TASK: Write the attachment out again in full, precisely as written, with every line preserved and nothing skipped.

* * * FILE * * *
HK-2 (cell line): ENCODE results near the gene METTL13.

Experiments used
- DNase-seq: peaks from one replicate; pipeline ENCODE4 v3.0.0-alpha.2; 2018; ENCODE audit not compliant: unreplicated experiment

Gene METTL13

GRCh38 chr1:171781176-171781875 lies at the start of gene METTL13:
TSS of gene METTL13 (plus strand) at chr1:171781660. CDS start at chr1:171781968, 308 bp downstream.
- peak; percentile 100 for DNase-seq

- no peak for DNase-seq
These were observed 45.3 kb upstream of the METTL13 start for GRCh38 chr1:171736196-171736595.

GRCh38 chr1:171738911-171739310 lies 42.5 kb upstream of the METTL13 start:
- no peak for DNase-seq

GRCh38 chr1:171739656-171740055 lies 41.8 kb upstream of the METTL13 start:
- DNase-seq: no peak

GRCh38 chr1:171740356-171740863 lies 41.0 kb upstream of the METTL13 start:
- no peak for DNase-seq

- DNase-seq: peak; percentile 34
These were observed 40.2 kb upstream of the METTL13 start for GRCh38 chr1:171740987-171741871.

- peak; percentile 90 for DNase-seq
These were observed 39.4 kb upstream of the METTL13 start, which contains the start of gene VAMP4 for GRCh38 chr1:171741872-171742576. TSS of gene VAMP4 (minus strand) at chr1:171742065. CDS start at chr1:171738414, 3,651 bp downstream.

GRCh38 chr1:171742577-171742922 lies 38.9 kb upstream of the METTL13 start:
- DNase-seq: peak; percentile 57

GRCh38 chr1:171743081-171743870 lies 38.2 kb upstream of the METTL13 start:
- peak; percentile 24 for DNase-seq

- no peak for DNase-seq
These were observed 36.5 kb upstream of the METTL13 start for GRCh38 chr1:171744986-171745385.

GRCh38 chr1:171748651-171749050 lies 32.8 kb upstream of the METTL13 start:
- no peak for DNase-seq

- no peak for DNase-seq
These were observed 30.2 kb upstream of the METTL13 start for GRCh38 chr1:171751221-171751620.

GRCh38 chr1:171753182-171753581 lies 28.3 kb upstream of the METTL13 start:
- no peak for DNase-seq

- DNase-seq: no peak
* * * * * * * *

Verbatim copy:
HK-2 (cell line): ENCODE results near the gene METTL13.

Experiments used
- DNase-seq: peaks from one replicate; pipeline ENCODE4 v3.0.0-alpha.2; 2018; ENCODE audit not compliant: unreplicated experiment

Gene METTL13

GRCh38 chr1:171781176-171781875 lies at the start of gene METTL13:
TSS of gene METTL13 (plus strand) at chr1:171781660. CDS start at chr1:171781968, 308 bp downstream.
- peak; percentile 100 for DNase-seq

- no peak for DNase-seq
These were observed 45.3 kb upstream of the METTL13 start for GRCh38 chr1:171736196-171736595.

GRCh38 chr1:171738911-171739310 lies 42.5 kb upstream of the METTL13 start:
- no peak for DNase-seq

GRCh38 chr1:171739656-171740055 lies 41.8 kb upstream of the METTL13 start:
- DNase-seq: no peak

GRCh38 chr1:171740356-171740863 lies 41.0 kb upstream of the METTL13 start:
- no peak for DNase-seq

- DNase-seq: peak; percentile 34
These were observed 40.2 kb upstream of the METTL13 start for GRCh38 chr1:171740987-171741871.

- peak; percentile 90 for DNase-seq
These were observed 39.4 kb upstream of the METTL13 start, which contains the start of gene VAMP4 for GRCh38 chr1:171741872-171742576. TSS of gene VAMP4 (minus strand) at chr1:171742065. CDS start at chr1:171738414, 3,651 bp downstream.

GRCh38 chr1:171742577-171742922 lies 38.9 kb upstream of the METTL13 start:
- DNase-seq: peak; percentile 57

GRCh38 chr1:171743081-171743870 lies 38.2 kb upstream of the METTL13 start:
- peak; percentile 24 for DNase-seq

- no peak for DNase-seq
These were observed 36.5 kb upstream of the METTL13 start for GRCh38 chr1:171744986-171745385.

GRCh38 chr1:171748651-171749050 lies 32.8 kb upstream of the METTL13 start:
- no peak for DNase-seq

- no peak for DNase-seq
These were observed 30.2 kb upstream of the METTL13 start for GRCh38 chr1:171751221-171751620.

GRCh38 chr1:171753182-171753581 lies 28.3 kb upstream of the METTL13 start:
- no peak for DNase-seq

- DNase-seq: no peak